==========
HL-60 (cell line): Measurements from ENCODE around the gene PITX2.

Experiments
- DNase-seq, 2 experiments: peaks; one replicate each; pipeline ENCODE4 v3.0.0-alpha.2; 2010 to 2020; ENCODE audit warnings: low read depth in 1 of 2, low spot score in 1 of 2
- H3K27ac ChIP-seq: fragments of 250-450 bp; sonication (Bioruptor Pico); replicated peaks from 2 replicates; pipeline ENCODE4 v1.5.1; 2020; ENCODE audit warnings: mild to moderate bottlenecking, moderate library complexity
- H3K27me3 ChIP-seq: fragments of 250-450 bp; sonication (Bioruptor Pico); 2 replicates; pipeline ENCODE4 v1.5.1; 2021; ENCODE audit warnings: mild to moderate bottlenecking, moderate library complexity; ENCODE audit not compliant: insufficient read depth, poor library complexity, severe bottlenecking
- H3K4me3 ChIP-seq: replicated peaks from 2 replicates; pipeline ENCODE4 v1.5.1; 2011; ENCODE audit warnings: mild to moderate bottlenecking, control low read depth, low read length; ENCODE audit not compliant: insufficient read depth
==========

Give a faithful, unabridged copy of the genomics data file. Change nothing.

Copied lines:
HL-60 (cell line): Measurements from ENCODE around the gene PITX2.

Experiments
- DNase-seq, 2 experiments: peaks; one replicate each; pipeline ENCODE4 v3.0.0-alpha.2; 2010 to 2020; ENCODE audit warnings: low read depth in 1 of 2, low spot score in 1 of 2
- H3K27ac ChIP-seq: fragments of 250-450 bp; sonication (Bioruptor Pico); replicated peaks from 2 replicates; pipeline ENCODE4 v1.5.1; 2020; ENCODE audit warnings: mild to moderate bottlenecking, moderate library complexity
- H3K27me3 ChIP-seq: fragments of 250-450 bp; sonication (Bioruptor Pico); 2 replicates; pipeline ENCODE4 v1.5.1; 2021; ENCODE audit warnings: mild to moderate bottlenecking, moderate library complexity; ENCODE audit not compliant: insufficient read depth, poor library complexity, severe bottlenecking
- H3K4me3 ChIP-seq: replicated peaks from 2 replicates; pipeline ENCODE4 v1.5.1; 2011; ENCODE audit warnings: mild to moderate bottlenecking, control low read depth, low read length; ENCODE audit not compliant: insufficient read depth